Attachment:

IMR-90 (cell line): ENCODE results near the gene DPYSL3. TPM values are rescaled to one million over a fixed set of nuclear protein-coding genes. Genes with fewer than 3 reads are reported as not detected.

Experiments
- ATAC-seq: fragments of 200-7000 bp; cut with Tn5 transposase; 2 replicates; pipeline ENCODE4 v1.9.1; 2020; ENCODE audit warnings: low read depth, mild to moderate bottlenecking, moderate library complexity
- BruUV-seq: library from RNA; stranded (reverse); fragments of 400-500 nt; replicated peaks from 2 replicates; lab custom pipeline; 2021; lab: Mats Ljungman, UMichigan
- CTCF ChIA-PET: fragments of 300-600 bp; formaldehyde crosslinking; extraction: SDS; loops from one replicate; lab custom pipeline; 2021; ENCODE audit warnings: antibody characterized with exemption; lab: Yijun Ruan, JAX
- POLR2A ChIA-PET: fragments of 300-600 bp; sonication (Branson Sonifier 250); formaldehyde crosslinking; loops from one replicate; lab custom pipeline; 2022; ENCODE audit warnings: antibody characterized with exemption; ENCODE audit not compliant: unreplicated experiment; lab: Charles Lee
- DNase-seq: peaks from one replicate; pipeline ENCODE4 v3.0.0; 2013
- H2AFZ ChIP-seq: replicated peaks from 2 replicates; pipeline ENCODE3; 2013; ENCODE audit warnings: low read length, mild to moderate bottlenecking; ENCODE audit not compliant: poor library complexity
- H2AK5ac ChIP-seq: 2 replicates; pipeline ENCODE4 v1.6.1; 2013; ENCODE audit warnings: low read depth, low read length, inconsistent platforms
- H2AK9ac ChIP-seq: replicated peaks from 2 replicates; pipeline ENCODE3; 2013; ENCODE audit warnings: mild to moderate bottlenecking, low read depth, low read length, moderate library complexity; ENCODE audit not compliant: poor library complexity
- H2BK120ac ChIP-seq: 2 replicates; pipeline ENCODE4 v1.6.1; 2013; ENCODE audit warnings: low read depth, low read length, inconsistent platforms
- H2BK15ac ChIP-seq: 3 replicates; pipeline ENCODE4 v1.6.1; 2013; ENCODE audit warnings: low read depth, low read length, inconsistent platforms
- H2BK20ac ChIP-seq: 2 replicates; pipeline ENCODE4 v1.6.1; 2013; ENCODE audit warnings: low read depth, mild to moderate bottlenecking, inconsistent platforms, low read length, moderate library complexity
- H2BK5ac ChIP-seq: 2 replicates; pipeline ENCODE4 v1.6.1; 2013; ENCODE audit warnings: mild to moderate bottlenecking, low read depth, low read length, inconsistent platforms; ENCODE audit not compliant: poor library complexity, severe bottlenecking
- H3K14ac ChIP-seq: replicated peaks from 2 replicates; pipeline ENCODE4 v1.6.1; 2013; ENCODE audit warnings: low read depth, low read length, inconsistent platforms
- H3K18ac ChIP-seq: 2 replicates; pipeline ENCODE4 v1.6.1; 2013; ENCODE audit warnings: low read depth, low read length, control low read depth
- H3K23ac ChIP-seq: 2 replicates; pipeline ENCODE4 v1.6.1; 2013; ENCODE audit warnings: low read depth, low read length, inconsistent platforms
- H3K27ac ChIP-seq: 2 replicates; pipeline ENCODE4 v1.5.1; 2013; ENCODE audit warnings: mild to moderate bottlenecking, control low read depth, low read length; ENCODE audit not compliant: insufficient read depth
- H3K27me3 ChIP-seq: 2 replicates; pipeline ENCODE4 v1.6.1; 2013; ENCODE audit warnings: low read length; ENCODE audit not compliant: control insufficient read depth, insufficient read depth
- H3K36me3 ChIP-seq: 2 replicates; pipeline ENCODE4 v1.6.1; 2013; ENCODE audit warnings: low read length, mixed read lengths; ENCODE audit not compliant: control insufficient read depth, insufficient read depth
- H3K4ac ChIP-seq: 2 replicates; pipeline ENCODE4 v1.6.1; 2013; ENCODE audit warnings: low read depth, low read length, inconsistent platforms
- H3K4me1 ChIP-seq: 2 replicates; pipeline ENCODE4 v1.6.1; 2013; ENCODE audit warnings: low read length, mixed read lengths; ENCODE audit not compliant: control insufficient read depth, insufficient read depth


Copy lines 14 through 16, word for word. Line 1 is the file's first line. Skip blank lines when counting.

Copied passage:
- H2BK5ac ChIP-seq: 2 replicates; pipeline ENCODE4 v1.6.1; 2013; ENCODE audit warnings: mild to moderate bottlenecking, low read depth, low read length, inconsistent platforms; ENCODE audit not compliant: poor library complexity, severe bottlenecking
- H3K14ac ChIP-seq: replicated peaks from 2 replicates; pipeline ENCODE4 v1.6.1; 2013; ENCODE audit warnings: low read depth, low read length, inconsistent platforms
- H3K18ac ChIP-seq: 2 replicates; pipeline ENCODE4 v1.6.1; 2013; ENCODE audit warnings: low read depth, low read length, control low read depth